Ad giant WPP investigating its CEO for 'personal misconduct'

The world's biggest advertising firm, WPP, is investigating Chief Executive Martin Sorrell over an allegation of personal misconduct. He denies any wrongdoing.
WPP chief executive officer Martin Sorrell rejected the allegation of personal misconduct, but recognised that the company has to investigate.
WPP chief executive officer Martin Sorrell rejected the allegation of personal misconduct, but recognised that the company has to investigate.PHOTO: AFP

LONDON (BLOOMBERG) - WPP is probing allegations of personal misconduct by chief executive officer Martin Sorrell involving possible misuse of company assets.

The board has hired a law firm to look into "an allegation of personal misconduct" against Sorrell, according to a statement on Tuesday (April 3). The world's largest advertising company said the amounts involved are not material to WPP. Sorrell rejected the allegation while recognising that the company has to investigate.

"Obviously, I shall play no part in the management of the investigation under way," he said in his own statement.

Sorrell, 73, is an icon in the advertising industry, having built London-based WPP from an early investment in a British shopping-basket manufacturer. WPP, which owns ad agencies Ogilvy & Mather, JWT, Y&R and Grey, had revenue of more than US$19 billion (S$25 billion) last year, but has lost a third of its market value over the past 12 months. That decline is a reflection of the tough climate ad agencies face as clients trim spending and companies such as Google and Facebook gobble up an ever-larger share of corporate marketing budgets.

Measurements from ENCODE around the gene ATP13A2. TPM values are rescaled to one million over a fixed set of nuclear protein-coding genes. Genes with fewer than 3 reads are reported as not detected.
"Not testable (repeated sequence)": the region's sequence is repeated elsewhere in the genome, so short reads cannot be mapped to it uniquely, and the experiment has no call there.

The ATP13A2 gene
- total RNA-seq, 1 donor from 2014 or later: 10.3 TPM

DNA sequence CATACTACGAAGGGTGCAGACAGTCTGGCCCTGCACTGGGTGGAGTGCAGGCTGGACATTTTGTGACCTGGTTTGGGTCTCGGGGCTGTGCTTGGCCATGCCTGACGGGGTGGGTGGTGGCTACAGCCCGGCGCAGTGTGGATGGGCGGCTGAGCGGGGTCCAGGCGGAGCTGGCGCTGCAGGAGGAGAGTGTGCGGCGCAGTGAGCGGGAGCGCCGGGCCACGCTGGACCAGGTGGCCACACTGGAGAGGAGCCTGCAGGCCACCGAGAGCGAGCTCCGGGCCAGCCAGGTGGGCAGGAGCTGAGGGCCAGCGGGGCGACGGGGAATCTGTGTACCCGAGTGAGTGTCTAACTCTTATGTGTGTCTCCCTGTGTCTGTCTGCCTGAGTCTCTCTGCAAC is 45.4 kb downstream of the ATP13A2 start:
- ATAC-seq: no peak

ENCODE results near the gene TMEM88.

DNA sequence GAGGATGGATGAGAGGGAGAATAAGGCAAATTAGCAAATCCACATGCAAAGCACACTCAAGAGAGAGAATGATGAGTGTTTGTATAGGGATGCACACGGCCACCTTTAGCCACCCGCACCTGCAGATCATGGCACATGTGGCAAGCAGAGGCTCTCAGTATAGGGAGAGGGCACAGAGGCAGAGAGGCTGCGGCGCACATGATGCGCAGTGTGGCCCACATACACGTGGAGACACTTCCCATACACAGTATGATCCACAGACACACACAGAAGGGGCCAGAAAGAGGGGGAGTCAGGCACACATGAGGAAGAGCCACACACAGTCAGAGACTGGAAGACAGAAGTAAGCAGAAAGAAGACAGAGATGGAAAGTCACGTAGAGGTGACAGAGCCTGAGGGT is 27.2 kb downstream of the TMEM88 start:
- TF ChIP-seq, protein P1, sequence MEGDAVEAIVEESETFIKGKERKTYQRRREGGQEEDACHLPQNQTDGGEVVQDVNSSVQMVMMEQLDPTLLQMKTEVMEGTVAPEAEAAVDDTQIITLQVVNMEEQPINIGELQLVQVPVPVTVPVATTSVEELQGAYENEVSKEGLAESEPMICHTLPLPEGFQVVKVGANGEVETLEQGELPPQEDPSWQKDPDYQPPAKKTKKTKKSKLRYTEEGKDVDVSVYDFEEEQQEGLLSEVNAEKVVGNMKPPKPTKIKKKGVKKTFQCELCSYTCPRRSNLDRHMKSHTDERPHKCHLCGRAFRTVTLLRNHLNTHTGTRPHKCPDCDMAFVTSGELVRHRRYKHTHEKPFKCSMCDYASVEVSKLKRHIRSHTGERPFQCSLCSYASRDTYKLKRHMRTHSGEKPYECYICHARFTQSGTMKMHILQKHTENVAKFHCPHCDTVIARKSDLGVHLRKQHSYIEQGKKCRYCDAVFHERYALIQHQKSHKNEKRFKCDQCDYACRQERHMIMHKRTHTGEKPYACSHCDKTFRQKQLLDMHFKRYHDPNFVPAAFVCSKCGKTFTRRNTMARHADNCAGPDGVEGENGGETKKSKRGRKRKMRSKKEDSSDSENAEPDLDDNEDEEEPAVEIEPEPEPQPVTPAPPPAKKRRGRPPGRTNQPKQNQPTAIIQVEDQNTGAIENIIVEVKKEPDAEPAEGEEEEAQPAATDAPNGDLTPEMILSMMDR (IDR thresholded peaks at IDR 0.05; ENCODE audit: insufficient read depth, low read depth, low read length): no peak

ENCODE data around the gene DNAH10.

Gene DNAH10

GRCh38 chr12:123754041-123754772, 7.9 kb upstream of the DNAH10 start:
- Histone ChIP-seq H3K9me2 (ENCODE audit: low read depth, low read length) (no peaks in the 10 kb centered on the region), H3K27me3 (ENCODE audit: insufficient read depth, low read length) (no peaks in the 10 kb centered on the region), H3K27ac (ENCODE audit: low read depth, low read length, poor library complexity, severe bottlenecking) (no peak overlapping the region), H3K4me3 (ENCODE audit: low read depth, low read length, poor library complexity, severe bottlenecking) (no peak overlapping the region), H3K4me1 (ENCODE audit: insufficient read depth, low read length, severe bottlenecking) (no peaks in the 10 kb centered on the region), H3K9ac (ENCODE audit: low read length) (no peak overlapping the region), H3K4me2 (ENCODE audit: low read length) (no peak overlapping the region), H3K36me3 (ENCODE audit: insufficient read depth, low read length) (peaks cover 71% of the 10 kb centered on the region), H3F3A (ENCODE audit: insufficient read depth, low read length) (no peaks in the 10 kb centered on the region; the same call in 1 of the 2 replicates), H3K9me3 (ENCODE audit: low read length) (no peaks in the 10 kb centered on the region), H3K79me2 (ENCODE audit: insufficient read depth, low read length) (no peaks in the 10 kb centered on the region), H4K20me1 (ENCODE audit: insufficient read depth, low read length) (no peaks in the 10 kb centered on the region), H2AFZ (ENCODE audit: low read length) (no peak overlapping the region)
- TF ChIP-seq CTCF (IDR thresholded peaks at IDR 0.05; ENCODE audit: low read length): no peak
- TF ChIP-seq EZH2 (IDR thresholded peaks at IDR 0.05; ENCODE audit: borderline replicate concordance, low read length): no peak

Some WPP watchers have been highly critical about what they perceive to be an over-reliance by the company on Sorrell and have claimed there has been a lack of succession planning. Guy Jubb, who led the charge while he was head of corporate governance at Standard Life and is now an academic, spoke before Tuesday's developments.

"Sorrell's succession is a key risk for WPP," Jubb said in an e-mail. "The board has a responsibility to demonstrate convincingly that it is on the case. Failure to do so will inevitably impact on investor confidence and open the door for activists."

The investigation into Sorrell comes at a pivotal time for WPP and the wider advertising industry. Major clients such as Unilever and Procter & Gamble have been cutting marketing costs under pressure from activist investors, while companies disrupted by new technologies have been shaving their advertising budgets. Industry headwinds have taken a smaller toll on Publicis Groupe and Omnicom Group.

The Wall Street Journal reported on the matter earlier, saying the investigation involved personal behaviour and possible misuse of assets.

WPP shares fell 8.2 per cent on March 1 when the company reported its worst annual performance since the financial crisis and gave a bleak outlook for the current year. They closed down 1.3 per cent on Tuesday in London before the allegations were reported, giving the company a market value of £14.2 billion (S$26 billion).

Sorrell, who has topped Britain's annual executive-pay lists on several years, including 2014 and 2015, has recently become the focus of investor criticism over CEO compensation. After a dismal year, the CEO faces a huge cut in his pay package.

The company said 2018 would be flat and that long-term earnings growth will be as little as 5 per cent and twice that at best, compared with a prediction of as much as 15 per cent previously. The year got off to a "slow start", WPP said in early March, continuing a trend from 2017 that saw flat margins and sales. Sorrell said the outlook is deliberately cautious.